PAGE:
I say non-committal because what is “anti-Semitic” in one person’s eyes may not be so in another’s. Perhaps there are those, like L’Osservatore Romano in its anti-Semitic heyday, who play the game of distinction between “good” and “bad” anti-Semitism. The good kind is actually anti-Judaism, or hatred of the Jewish religion. The bad kind is, presumably, violence against the Jews themselves. This is an extremely dangerous “distinction,” however, which led to the demonization of an entire people and sowed the seeds from which the Shoah grew. This “distinction” has also allowed the Catholic Church to wash its hands of any true responsibility in the Shoah. The brute killing was carried out by a “pagan” regime. Where might they have gotten their most dangerous ideas from? Why did they find the masses so indifferent and even willing? Could centuries of the most poisonous anti-Jewish propaganda by the Church have had something to do with it?

Interestingly, the Wikipedia entry for L’Osservatore Romano, the Vatican’s “semi-official” newspaper, skips the entirety of the 20th century. There is simply a widget reading, This section has no content. We learn nothing about what it actually published in its glorious heyday leading up to the Second World War: it’s vicious anti-Semitic campaign in the 1890s, its uncritical acceptance of ritual murder charges against Jews, its endorsement of Italy’s racial laws of the 1930s. Today L’Osservatore prides itself in “presenting the genuine face of the church and the ideals of freedom.” “145 years as the ‘genuine face of the Church,'” reads an article in the Catholic News Service from 2006. One hundred of which have no content, apparently.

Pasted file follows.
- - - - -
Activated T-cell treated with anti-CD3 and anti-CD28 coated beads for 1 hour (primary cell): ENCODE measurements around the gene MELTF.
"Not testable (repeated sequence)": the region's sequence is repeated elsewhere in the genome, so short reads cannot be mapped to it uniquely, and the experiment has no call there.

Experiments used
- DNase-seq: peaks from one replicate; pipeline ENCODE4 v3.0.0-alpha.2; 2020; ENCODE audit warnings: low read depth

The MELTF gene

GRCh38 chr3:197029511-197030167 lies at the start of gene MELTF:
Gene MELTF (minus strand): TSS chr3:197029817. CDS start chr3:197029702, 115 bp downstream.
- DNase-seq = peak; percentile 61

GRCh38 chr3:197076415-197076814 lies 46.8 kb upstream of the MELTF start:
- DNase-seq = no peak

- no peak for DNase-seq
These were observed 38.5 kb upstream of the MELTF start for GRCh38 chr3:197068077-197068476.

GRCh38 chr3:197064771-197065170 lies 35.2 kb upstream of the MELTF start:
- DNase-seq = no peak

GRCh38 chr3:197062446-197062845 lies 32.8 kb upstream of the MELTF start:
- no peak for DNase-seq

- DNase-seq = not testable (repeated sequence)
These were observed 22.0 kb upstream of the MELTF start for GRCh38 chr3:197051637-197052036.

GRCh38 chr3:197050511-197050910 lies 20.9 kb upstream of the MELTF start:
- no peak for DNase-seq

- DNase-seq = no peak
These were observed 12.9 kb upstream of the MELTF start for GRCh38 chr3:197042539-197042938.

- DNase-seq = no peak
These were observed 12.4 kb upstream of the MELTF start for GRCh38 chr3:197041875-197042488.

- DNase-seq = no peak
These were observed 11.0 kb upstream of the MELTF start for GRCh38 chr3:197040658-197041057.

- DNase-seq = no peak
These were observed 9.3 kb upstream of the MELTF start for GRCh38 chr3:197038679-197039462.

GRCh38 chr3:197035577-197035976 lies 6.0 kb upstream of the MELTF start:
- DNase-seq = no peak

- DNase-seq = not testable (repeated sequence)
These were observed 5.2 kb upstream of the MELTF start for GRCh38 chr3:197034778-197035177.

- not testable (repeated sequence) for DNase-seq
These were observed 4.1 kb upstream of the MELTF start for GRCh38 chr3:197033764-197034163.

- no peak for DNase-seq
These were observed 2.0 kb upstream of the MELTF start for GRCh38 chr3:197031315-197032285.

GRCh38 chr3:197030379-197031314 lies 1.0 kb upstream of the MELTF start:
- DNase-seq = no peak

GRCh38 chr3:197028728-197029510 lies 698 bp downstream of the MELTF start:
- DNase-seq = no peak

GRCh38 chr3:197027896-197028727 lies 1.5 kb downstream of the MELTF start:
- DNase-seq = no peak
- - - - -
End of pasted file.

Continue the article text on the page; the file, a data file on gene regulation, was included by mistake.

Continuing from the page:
Why bother about L’Osservatore Romano, though? Because it seems the Vatican is playing a never-ending game of hide-and-seek with “official” “semi-offical” and “unofficial” pronouncements. One might infer that the only “official” voice of the Church is that of the pope himself. That leaves a huge margin for bishops, priests, cardinals and the like to voice various “unofficial” points of view, some of which push the limits of free speech up against a wall. When Lilli Gruber of Otto e Mezzo, a popular evening news program in Italy, recently invited a cardinal to speak on the pedophilia scandals, Gruber smilingly acknowledged that the cardinal could not say certain things. Is his therefore an “official” voice, constrained to silence on touchy issues? Who can know? Can “offical” voices become “unofficial” if they lead to scandal or a worsening of the Church’s public image?